Myelodysplastic syndrome (MDS) is a clonal hematopoietic malignancy affecting the older adults due to several acquired heterogenous somatic mutations (1). Rarely, inherited familial syndromes are associated with early onset MDS. The incidence of MDS increases with age, and the clinical presentation varies widely depending upon the cellular lineage affected (1). Despite the clonal process resulting in hypercellular BM in MDS, patients usually present with peripheral cytopenia due to intramedullary apoptosis of dysplastic clonal cells (2). While infections, bleeding, and anemia are the most common findings in MDS, the other unusual findings are hepatomegaly, splenomegaly, lymphadenopathy (1). Although splenomegaly is rare, it is associated with several complications in MDS patients. Bourgeois et al. suggested that in some cases of low-risk MDS patients with splenomegaly, a certain extent of thrombocytopenia is attributed to peripheral destruction. Splenectomy is suggested to improve prognosis in these patients (3). According to Shimomura et al., enlarged spleen is associated with poor survival after allogenic stem cell transplant in MDS patients (4). Even though enlarged spleen causes the mentioned complications, splenic infarction or splenic rupture are never attributed till date in MDS cases. Here, we report a very first case of splenic infarction in an MDS patient with multilineage dysplasia and massive splenomegaly.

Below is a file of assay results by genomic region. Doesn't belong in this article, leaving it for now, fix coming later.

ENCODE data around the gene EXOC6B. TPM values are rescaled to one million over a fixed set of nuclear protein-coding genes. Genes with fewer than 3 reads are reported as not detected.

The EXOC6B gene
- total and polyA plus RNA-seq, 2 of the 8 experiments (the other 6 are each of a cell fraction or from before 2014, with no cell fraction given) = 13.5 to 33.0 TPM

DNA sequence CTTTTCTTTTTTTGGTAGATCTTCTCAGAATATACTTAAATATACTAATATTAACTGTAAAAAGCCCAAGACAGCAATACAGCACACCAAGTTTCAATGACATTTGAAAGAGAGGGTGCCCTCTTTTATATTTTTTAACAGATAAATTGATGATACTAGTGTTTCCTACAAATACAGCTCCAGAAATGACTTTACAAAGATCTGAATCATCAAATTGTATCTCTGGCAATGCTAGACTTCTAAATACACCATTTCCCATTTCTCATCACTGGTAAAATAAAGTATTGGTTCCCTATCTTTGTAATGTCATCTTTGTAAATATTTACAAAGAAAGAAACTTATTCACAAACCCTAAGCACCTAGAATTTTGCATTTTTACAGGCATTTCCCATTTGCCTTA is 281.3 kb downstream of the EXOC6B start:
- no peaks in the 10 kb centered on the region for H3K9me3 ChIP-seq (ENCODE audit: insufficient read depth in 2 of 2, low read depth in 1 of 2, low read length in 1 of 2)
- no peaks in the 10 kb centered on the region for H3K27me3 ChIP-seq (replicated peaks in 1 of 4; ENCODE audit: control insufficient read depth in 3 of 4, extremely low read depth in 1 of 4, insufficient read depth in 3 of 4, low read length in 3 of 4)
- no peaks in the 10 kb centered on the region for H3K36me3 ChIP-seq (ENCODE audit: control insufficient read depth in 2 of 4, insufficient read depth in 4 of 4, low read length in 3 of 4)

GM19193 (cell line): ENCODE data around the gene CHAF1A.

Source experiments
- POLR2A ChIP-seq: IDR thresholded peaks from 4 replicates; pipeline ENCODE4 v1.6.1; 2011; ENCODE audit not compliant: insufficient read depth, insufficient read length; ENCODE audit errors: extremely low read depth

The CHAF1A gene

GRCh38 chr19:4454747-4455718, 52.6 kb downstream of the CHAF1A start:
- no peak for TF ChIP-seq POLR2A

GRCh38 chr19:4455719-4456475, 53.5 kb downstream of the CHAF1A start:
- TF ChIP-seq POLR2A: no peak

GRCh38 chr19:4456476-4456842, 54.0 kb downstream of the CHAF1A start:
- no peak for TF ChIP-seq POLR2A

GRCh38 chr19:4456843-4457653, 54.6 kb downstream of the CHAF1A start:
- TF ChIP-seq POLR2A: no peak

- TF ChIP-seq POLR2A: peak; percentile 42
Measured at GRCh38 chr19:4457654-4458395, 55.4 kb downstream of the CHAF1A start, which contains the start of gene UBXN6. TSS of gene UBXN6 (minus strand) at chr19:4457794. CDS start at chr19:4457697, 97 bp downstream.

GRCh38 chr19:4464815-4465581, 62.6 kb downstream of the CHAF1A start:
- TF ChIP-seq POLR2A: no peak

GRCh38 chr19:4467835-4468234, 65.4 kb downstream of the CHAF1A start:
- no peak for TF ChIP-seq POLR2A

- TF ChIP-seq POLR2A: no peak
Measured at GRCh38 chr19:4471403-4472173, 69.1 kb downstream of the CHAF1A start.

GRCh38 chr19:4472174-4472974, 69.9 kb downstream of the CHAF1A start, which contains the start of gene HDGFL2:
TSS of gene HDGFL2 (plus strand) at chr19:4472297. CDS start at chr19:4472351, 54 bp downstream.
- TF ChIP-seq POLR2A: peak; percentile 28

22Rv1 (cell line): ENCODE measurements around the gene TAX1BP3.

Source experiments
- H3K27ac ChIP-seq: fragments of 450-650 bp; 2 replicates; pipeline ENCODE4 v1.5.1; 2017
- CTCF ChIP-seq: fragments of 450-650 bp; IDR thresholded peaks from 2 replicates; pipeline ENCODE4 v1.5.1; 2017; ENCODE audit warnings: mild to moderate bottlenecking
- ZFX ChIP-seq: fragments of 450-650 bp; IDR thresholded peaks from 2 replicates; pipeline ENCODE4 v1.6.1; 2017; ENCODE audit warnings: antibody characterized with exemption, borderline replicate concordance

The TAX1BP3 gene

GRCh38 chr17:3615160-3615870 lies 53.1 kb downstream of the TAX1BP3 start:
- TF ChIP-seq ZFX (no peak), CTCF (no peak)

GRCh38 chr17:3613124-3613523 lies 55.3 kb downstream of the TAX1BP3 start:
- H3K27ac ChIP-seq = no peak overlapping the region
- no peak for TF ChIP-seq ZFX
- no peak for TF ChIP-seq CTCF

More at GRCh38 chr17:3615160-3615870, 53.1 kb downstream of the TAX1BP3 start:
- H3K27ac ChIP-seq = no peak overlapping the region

A 59-year-old Caucasian male presented with overnight events of high-grade fever, abdominal pain, and worsening fatigue; preceded by increased urinary frequency and dysuria for 2–3 days. The abdominal pain is a constant dull ache in suprapubic area. His medical history was significant for seizure disorder, recent diagnosis of untreated hepatitis C and MDS with multilineage dysplasia. Hepatitis C viral titres one month prior to this admission were 15,560 IU/L. Review of systems was negative for ulcers, purpura, rashes, arthralgias, sore throat, tingling, numbness, muscle weakness. He had no history of smoking, thalidomide or erythropoietin use. His medication list included tamsulosin, phenytoin, and lamotrigine. Physical exam was notable for temperature 101.8, hepatosplenomegaly with tenderness in suprapubic area. Laboratory values demonstrated pancytopenia with hemoglobin 7.1 (12.5–17.0 g/dL), leukocytes 1.2×103 (3.9–11.0 ×103/µL) and platelet 16×103 (150–450×103/µL). Coagulation studies showed prothrombin time (PT) 12.4 (9.1–12.0 sec), international normalized ratio (INR) 1.2 (2.0–3.5), activated partial thromboplastin time (APTT) 35.6 (25–35 sec). Liver function tests including synthetic function were normal. Peripheral blood smear (Figure 1) showed few elliptocytes, polychromatic red cells and teardrops but no significant hemoglobinopathies or atypical lymphocytes. Urine analysis was positive for nitrates and leukocyte esterase. Urine cultures showed pan-sensitive E. coli. For which, he was treated with cefepime. During the course of hospital stay, his urinary symptoms resolved but he developed new-onset non-radiating sharp pain in left upper quadrant (LUQ) of abdomen. Computed tomography (CT) abdomen with intravenous (IV) contrast (Figure 2) showed splenomegaly measuring up to 19 cm, and an ill-defined peripheral wedge-shaped hypodensity is seen in the mid pole of the spleen measuring up to 2.6 cm, highly characteristic of splenic infarction. No features of cirrhosis or vasculature abnormalities were noted. Further evaluation of splenic infarction was negative for anticardiolipin antibodies, human immunodeficiency virus (HIV), factor V Leiden mutation, factor II mutation, and Protein C & S deficiency. Echocardiogram showed no abnormal septal or valvular lesions and no evidence of thrombus or vegetation. As the suspicion for cryoglobulinemia was low due to lack of clinical features (rash, arthralgias, myalgias), further investigation was not pursued. Supportive medical management (fluids, ibuprofen) was provided due to the small size of the infarct and stable hemodynamic status. He received 7 units of packed red blood cell (PRBC) and 1 unit of platelet transfusion along with a dose of filgrastim for pancytopenia during the hospital stay. His fevers and LUQ pain gradually subsided without any surgical intervention.